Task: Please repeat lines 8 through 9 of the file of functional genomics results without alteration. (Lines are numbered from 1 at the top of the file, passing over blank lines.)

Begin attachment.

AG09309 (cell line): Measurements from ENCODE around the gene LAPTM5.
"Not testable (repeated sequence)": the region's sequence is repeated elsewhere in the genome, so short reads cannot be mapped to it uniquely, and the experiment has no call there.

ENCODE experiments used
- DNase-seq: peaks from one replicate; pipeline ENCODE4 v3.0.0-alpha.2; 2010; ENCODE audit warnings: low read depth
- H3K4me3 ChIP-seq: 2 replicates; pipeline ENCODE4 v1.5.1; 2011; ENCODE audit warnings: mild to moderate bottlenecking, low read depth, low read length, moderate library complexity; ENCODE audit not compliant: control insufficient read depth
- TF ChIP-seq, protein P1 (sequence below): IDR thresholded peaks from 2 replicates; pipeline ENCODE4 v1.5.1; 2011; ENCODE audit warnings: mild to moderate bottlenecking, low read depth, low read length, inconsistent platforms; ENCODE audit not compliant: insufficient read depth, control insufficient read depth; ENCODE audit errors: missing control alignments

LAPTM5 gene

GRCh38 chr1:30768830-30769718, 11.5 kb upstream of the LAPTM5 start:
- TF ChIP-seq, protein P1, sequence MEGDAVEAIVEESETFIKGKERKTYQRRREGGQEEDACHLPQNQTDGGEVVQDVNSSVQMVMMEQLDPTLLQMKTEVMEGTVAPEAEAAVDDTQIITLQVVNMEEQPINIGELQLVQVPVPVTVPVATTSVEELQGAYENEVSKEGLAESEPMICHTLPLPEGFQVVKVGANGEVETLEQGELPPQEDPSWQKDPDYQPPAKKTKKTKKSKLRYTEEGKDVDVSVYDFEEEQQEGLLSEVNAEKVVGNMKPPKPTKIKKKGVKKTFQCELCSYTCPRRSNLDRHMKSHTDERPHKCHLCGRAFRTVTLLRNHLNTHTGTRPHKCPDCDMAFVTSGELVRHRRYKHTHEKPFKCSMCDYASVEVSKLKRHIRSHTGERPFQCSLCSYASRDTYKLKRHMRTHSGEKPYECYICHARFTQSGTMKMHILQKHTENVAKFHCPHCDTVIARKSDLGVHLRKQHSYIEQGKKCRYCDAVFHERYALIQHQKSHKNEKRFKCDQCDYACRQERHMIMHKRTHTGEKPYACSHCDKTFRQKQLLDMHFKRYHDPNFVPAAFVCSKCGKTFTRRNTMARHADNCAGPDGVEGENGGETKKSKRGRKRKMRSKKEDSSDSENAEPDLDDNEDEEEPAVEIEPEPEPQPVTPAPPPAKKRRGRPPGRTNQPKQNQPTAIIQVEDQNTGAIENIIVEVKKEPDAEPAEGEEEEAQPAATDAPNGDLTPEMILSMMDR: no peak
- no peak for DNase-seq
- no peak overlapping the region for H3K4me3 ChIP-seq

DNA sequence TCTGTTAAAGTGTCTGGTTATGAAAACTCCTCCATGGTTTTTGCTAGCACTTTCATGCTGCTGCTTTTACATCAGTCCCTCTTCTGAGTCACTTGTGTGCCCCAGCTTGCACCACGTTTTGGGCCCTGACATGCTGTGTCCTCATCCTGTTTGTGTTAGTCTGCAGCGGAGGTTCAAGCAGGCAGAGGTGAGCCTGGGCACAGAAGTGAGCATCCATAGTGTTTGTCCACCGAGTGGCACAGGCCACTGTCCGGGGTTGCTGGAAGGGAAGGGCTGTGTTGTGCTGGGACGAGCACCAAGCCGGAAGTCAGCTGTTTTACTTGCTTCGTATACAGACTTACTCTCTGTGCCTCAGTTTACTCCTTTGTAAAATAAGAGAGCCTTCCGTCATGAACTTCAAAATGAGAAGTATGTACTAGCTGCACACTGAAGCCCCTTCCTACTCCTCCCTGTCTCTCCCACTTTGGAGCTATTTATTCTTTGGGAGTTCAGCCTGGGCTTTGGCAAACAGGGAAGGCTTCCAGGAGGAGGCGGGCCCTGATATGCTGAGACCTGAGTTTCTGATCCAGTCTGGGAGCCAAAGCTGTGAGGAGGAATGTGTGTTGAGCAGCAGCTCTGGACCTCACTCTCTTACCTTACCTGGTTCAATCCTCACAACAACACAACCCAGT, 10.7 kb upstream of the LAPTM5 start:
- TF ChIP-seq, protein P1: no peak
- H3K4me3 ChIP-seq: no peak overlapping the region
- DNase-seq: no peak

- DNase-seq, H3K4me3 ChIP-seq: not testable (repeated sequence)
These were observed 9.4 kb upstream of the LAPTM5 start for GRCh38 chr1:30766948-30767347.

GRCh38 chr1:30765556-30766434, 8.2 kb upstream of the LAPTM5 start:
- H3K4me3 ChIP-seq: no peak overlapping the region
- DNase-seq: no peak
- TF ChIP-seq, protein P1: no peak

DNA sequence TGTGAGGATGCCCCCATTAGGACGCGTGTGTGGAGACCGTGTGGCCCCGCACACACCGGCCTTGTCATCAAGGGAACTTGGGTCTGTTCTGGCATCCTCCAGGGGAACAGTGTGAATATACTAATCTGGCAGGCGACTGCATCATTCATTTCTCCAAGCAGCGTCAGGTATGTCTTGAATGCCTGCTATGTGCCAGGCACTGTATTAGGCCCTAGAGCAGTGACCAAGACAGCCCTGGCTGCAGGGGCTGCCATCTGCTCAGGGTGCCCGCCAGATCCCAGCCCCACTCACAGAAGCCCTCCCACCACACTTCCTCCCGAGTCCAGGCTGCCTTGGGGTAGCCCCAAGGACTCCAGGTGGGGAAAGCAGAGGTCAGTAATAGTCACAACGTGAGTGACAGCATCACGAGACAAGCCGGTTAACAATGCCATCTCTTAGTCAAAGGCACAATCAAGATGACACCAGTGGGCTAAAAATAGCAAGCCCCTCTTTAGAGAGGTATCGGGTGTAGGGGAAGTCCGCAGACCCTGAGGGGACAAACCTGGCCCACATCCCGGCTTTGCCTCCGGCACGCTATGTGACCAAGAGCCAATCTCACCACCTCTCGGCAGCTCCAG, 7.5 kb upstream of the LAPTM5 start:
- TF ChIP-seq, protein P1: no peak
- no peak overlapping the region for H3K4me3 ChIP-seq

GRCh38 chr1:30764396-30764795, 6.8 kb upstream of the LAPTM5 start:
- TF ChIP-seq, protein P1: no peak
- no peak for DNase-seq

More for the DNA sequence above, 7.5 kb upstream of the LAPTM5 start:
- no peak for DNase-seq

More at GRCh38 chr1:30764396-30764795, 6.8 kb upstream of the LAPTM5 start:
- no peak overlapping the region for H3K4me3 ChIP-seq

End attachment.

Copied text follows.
GRCh38 chr1:30768830-30769718, 11.5 kb upstream of the LAPTM5 start:
- TF ChIP-seq, protein P1, sequence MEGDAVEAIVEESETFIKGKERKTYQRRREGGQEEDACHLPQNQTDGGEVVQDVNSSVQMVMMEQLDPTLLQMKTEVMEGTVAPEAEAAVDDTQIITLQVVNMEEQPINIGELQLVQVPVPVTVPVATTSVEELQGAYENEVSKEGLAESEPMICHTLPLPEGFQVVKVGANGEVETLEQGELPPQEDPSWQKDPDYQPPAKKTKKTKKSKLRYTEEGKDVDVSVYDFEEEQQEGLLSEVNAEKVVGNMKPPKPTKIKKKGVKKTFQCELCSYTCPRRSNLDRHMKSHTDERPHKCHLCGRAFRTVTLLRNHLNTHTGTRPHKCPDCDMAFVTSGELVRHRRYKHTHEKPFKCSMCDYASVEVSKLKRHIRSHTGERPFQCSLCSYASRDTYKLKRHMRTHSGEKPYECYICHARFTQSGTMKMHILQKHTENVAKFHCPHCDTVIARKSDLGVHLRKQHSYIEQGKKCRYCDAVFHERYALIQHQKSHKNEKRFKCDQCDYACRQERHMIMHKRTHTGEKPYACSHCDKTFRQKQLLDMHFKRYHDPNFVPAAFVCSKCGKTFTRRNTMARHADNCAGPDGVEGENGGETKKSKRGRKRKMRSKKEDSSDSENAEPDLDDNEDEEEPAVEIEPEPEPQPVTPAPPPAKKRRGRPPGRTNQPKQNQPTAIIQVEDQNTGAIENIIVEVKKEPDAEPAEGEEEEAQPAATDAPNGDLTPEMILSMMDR: no peak